Never has Eastern Orthodoxy, linking with Roman Catholicism, been given such a wide media exposure—and it all emanated from within an overwhelmingly Islamic nation! This was a masterful media coup for the pope’s promotion of his ecumenical efforts.
Both politics and religion were in play in Turkey last week. The Vatican, Eastern Orthodoxy, the European Union and the Islamic nation of Turkey were the main players. It cannot be by accident that, during the same week as the pope’s visit to Constantinople, the EU announced yet another setback to Turkey’s efforts for membership. “The European Commission on Wednesday recommended that some elements of the talks with Turkey should be frozen until Ankara opens its ports to Cyprus. … Turkey’s refusal to recognize Cyprus is a key obstacle to its membership bid” (bbc, November 30).
In a tit-for-tat response, Turkey immediately withdrew an earlier offer to return property it had previously seized from the Orthodox Church. This after the first day of the pope’s visit!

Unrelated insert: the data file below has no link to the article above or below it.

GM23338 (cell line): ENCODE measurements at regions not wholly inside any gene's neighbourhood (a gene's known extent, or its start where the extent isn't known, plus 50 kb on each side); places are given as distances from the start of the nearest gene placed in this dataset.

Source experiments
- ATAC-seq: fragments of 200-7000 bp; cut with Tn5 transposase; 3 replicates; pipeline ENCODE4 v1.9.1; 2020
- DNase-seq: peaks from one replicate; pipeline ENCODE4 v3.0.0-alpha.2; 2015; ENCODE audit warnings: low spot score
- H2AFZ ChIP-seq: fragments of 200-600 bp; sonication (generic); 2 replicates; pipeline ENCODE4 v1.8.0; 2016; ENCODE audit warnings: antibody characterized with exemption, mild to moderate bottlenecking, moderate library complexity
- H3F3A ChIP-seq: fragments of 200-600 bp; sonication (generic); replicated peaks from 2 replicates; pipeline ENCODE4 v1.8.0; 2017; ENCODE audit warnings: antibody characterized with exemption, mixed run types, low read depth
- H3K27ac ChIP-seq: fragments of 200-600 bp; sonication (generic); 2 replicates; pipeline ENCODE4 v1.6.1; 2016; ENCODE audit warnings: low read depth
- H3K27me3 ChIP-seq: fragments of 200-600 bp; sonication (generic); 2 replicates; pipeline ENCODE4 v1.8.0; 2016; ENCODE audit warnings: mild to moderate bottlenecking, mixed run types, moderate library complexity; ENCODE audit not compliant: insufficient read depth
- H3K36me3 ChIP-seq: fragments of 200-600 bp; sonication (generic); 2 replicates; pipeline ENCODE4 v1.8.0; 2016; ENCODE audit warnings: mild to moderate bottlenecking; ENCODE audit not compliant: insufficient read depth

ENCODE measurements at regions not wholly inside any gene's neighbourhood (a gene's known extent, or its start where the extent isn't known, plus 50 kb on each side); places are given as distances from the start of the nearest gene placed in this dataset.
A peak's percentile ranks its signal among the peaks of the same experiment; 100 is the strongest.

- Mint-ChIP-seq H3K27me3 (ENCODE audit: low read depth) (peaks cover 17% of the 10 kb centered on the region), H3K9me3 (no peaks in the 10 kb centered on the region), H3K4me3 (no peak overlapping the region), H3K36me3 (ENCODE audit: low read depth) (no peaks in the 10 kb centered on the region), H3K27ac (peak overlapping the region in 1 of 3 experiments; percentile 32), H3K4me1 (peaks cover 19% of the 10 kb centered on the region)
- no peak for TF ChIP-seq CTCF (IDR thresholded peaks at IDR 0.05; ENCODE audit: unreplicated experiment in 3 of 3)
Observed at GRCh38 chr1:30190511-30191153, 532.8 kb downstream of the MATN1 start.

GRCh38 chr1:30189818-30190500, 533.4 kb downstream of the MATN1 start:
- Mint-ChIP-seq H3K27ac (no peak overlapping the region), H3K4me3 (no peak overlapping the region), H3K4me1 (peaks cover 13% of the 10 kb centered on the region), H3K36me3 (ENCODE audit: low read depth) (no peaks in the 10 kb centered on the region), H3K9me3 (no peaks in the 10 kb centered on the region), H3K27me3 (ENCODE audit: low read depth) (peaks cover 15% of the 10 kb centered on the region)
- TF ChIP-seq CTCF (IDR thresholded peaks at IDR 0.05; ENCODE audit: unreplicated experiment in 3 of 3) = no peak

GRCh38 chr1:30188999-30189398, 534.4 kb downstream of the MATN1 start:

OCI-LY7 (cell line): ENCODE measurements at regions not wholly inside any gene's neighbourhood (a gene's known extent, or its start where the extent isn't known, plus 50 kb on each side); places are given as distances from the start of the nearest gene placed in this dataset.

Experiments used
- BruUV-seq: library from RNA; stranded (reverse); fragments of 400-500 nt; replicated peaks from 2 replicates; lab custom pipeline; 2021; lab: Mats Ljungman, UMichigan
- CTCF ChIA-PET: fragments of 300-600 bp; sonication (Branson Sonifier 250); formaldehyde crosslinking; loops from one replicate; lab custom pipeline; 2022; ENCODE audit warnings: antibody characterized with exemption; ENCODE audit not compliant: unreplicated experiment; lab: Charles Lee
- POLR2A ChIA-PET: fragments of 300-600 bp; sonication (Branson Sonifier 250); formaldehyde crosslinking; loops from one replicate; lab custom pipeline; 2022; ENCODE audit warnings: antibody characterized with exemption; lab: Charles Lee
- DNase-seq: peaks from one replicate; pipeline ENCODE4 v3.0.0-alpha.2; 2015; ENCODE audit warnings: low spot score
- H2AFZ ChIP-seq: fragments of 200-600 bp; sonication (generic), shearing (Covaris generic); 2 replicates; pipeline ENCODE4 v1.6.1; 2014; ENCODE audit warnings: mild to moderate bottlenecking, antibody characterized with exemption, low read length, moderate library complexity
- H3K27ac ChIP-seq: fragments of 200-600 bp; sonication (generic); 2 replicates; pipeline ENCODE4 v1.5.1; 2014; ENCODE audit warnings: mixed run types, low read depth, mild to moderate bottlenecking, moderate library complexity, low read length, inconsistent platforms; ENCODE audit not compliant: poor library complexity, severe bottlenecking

One can’t ignore the fact that, despite Benedict’s personally denying it, politics and religion clearly, and quite deliberately, intersected his visit to Turkey. As James Leigh observes, “The pope clearly established the moral high ground by appearing to be conciliatory to Islam without giving any concessions. Strangely, Turkish Prime Minister [Recep Tayyip] Erdogan, following his meeting the pope at [the Ankara] airport, declared that Benedict supports Turkey’s entry into the EU. Mindful of Benedict’s past statements, stridently denying that Islamic Turkey had any prospect of entering the Catholic community of the EU, some Turkish media accused their nation’s leader of lying. Erdogan’s startling statement has been largely refuted indirectly by subsequent official comments coming out of the Vatican.”